The art of pot making in and around Chesterfield has been proven since Roman times due to the fact that there is an abundant supply of clay, coal and water in the vicinity. The clay in fact runs in bands along with the coal seams and this led to the production of a small scale domestic market of pottery for everyday use.
By the 1700's the Germans were exporting many hard, impervious glazed drinking vessels into England produced by a secret process. When the secret was revealed to local potters it led to the production of salt-glazed pottery in the area. The secret was for salt to be thrown into the kiln during the firing process to give it a brown hard glaze which could be produced by having only one firing of the pot. With the previously mentioned supply of clay for potting, water for mixing and coal for firing the kiln the process was made complete by the salt which was transported over the Pennines by pack horse from Cheshire to Chesterfield. (hence Saltersgate or Saltergate, the main pack horse salt route into Chesterfield).
With the later improvements in transportation, Turnpike roads (mid 18th Century), Canal 1770's, and the Railway 1840's, Chesterfield was able to export many of the pots both Nationally and Internationally culminating with Pearsons Pottery being the largest British manufacturer of stoneware between the wars. The local potters had put serious weight behind the plans to build the Chesterfield canal where some of the items in the photograph were rescued from. Pearsons are listed as having mines of both clay and coal during the 19th. & 20th. Century.
Many if not all of the resources required in the production process were mined on the site of the potteries and the Brown ware pottery or Chesterfield ware and Bristol Stone ware were produced at Brampton, Newbold and Whittington and went on to supply other manufacturers with empty vessels to be filled in their factories. There were many uses for this pottery in every day life from stone jam and preserve jars to bed warming pans and chamber pots. An offshoot of the potters art was the production of the many clay pipes which were smoked by both men and women during the 19th. Century and before.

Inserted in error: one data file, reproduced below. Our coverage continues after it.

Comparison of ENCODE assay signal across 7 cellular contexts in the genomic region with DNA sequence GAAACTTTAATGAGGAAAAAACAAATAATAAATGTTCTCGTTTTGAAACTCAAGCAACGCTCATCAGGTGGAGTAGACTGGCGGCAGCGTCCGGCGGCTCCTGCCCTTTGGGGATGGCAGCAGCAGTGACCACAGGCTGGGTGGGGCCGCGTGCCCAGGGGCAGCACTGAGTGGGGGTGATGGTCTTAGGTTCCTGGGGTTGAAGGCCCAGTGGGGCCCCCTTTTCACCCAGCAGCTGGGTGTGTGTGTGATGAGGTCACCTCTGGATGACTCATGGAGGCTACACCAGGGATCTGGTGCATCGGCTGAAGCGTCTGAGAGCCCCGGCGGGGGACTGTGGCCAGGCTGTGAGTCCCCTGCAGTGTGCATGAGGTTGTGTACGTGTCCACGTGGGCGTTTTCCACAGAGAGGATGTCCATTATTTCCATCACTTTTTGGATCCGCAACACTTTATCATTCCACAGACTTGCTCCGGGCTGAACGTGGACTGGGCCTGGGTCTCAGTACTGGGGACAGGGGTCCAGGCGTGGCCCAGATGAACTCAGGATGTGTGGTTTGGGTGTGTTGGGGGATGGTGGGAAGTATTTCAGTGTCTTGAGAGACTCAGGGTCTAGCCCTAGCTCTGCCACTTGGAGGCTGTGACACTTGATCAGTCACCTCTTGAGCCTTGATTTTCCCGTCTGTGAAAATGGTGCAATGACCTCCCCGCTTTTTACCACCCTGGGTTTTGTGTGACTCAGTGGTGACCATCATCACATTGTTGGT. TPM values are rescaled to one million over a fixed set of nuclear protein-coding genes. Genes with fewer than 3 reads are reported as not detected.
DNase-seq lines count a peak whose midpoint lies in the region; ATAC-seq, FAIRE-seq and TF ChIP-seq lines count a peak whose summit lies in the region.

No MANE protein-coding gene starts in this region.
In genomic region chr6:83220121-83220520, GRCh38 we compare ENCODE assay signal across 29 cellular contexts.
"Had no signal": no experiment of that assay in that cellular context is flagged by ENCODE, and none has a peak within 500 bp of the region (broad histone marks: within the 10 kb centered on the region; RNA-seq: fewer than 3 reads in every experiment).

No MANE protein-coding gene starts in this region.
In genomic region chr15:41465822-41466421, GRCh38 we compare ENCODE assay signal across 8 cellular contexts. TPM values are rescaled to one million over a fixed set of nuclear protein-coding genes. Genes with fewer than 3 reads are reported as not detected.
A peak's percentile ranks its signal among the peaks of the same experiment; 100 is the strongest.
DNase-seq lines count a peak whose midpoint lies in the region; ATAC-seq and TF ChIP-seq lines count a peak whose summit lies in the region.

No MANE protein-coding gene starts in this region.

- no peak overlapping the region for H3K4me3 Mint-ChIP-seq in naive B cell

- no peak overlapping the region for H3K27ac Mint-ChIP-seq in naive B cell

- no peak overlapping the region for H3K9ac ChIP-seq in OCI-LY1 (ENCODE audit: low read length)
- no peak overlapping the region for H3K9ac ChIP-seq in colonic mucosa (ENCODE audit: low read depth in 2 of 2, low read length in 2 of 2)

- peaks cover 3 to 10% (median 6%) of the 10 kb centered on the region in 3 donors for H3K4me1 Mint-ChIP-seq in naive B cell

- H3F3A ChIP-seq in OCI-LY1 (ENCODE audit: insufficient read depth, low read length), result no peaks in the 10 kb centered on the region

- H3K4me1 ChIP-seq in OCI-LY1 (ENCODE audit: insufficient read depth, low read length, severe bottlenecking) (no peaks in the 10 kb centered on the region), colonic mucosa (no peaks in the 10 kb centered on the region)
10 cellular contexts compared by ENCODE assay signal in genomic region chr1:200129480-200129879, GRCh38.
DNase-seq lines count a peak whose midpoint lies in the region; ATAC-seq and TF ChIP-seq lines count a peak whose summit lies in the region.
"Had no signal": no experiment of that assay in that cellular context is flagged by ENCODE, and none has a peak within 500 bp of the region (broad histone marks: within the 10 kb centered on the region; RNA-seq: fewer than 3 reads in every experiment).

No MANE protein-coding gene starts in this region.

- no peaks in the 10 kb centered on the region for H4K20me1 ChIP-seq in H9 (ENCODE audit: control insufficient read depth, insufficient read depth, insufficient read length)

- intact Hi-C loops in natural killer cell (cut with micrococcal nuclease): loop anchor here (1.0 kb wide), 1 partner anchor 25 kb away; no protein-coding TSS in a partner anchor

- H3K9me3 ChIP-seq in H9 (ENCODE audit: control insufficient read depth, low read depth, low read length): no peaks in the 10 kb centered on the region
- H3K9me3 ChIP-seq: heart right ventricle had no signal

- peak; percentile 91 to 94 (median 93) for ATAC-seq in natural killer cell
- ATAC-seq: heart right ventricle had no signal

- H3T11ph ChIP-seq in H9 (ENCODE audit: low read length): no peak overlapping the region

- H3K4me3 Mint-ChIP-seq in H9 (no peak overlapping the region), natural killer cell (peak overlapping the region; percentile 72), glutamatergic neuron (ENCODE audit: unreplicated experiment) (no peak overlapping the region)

There were several potteries in the vicinity of Chesterfield:
Alma. Barker. Brunswick. Brushes. Inkerman. London. Oldfield. Pearsons. Walton. Welshpool and Payne. Wheatbridge. Whittington. There were of course many others.
After the first half of the 20th. Century there were few of the potteries left mainly due to the invention of new materials and processes and the scarcity of raw materials on site. The potteries had been built on the reserves of clay and by now these were nearing exhaustion. A new lease of life was given during the Second World War when the local potters were given many contracts from the armed forces but after the war the last of the potteries suffered a steady decline even after diversifying products materials and processes, ending in closure of all of the potteries by the 1980's.